Second, Carnap and Neurath, and others tried to involve biologists for “Paris”. Here are a few quotes:
Neurath to the organizing committee for “Paris” (“The Five”15) on March 6, 1935: “It would be important to get biologists and so on, Woodger and so on.”16 Carnap to Neurath on May 10, 1935: “Please, get into contact with Dr. J. H. Woodger […] because of his talk on biology. He has declared his readiness.”17 Neurath to “The Five” on May 28, 1935: “Morris thinks that more biologists and sociologists would be desirable on the big committee. He proposes J.H. Woodger (he will give a talk!!!), J.B.S. Haldane, Joseph Needham.”18 Finally, Neurath to Carnap on July 15, 1935: “On the whole we must strive to give priority to concrete problems. Frank complains much that there is so little about special sciences. Not even physics. Therefore, Woodger should be at the very front and give a plenary talk. If Woodger is good, this is, finally, something new. Biology in logistic packaging. That must not be sunk in a special session.”19 – Neurath’s program mentions also a talk by the Swiss physicist Charles-Eugène Guye (1866-1942), one of Einstein’s teachers at the Swiss Polytechnic Institute at Zurich, entitled “On the transition of physico-chemistry to biology”. However, most probably this talk was never given.
A look at the actual program20 shows that of the about 80 talks and comments of the congress exactly three deal with biology. It is Philipp Frank’s „The Divide between physical and biological sciences, seen in the light of modern physical theories.”21 Pierre Lecomte du Noüy (1883-1947), a mathematician and biophysicist, talks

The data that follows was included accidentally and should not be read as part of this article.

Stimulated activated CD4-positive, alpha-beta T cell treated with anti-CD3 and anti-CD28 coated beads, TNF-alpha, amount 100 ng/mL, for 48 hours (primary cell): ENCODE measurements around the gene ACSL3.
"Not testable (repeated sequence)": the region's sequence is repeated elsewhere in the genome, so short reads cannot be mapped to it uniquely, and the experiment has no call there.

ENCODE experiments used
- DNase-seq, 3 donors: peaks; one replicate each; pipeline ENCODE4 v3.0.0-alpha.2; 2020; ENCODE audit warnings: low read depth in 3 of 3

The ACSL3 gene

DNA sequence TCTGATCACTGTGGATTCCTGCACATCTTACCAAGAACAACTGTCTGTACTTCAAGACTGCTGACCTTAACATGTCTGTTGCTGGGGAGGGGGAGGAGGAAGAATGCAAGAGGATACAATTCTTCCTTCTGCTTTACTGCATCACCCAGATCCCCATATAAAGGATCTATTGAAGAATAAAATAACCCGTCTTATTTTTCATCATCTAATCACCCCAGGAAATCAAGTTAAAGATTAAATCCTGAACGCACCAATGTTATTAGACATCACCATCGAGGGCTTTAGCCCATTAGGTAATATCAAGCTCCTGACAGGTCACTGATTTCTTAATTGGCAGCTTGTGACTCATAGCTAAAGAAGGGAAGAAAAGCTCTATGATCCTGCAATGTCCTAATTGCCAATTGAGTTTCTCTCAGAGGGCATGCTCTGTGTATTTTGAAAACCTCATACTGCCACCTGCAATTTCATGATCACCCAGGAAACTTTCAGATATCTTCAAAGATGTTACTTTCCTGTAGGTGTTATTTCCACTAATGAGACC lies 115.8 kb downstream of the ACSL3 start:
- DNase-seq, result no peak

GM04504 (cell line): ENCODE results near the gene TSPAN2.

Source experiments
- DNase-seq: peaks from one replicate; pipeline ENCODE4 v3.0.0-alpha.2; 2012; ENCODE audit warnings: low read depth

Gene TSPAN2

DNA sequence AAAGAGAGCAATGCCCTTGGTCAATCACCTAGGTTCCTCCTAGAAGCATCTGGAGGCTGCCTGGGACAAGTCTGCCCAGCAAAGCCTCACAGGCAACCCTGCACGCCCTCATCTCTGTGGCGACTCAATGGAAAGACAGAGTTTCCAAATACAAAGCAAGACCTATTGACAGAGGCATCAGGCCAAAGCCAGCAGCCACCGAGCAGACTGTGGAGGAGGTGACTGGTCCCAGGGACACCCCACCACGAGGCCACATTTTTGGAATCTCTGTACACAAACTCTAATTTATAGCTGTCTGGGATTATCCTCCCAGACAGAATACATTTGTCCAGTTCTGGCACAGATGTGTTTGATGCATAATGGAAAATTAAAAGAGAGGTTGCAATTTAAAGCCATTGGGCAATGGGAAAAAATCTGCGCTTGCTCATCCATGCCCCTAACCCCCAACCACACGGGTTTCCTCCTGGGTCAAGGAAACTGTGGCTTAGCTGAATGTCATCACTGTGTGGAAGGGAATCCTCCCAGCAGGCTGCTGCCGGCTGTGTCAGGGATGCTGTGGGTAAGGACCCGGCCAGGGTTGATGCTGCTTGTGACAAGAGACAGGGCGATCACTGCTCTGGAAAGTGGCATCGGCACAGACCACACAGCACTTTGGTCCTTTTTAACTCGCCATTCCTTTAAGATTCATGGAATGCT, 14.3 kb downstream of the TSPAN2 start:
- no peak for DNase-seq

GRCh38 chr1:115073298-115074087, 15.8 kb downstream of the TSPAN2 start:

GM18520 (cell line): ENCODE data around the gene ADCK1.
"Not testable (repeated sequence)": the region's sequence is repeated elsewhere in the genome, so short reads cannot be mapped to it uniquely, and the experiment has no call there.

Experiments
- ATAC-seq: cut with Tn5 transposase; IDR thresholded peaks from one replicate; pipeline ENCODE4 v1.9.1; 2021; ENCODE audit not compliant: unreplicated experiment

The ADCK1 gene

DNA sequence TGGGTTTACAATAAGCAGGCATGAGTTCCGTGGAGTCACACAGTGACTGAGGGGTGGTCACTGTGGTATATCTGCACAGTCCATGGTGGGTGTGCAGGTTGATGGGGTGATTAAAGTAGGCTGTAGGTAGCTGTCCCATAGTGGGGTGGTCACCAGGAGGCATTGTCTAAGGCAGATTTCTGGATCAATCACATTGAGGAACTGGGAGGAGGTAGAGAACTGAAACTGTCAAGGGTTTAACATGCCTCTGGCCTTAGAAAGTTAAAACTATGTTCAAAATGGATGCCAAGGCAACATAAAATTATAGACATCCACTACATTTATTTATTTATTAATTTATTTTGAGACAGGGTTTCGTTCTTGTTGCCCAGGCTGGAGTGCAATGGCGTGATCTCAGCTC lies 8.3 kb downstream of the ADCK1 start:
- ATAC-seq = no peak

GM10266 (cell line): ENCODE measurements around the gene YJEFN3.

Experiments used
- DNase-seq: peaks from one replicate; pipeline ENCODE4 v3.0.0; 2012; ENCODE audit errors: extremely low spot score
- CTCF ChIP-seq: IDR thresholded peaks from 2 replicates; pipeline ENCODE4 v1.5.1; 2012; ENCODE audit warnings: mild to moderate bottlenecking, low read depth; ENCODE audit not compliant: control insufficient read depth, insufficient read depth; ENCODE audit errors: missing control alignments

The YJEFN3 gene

on “On the Unity of Method in the Comparison of Physical and Biological Sciences”22 , and, finally Joseph Henri Woodger’s “An Axiom System for Biology”. As is well known, Philipp Frank had become professor of physics at Prague in 1912 on the recommendation of Einstein as his successor. To the best of my knowledge, this is Frank’s first dealing with biology.
Off to Copenhagen! Between June 21 and 26, 1936, there took place “The Second International Congress for the Unity of Science”. Its topic was “The Problem of Causality – With Special Consideration of Physics and Biology”.23 That “biology” appears in the title of the congress is a step forward, of course. In addition, the personnel has clearly improved. The first speaker was the most colorful English biologist J. B. S. Haldane (1892-1964), who is inter alia one of the pioneers of the mathematical theory of evolution and of population genetics. Second, the Russian-American scholar Nicolas Rashevsky (1899-1972), one of the founders of mathematical biology, and third Georges Matisse (1874-1961), a more encyclopedic mind with a background in physics, who in Paris had still given a talk on philosophical pseudo-problems,24 and whom we will encounter shortly.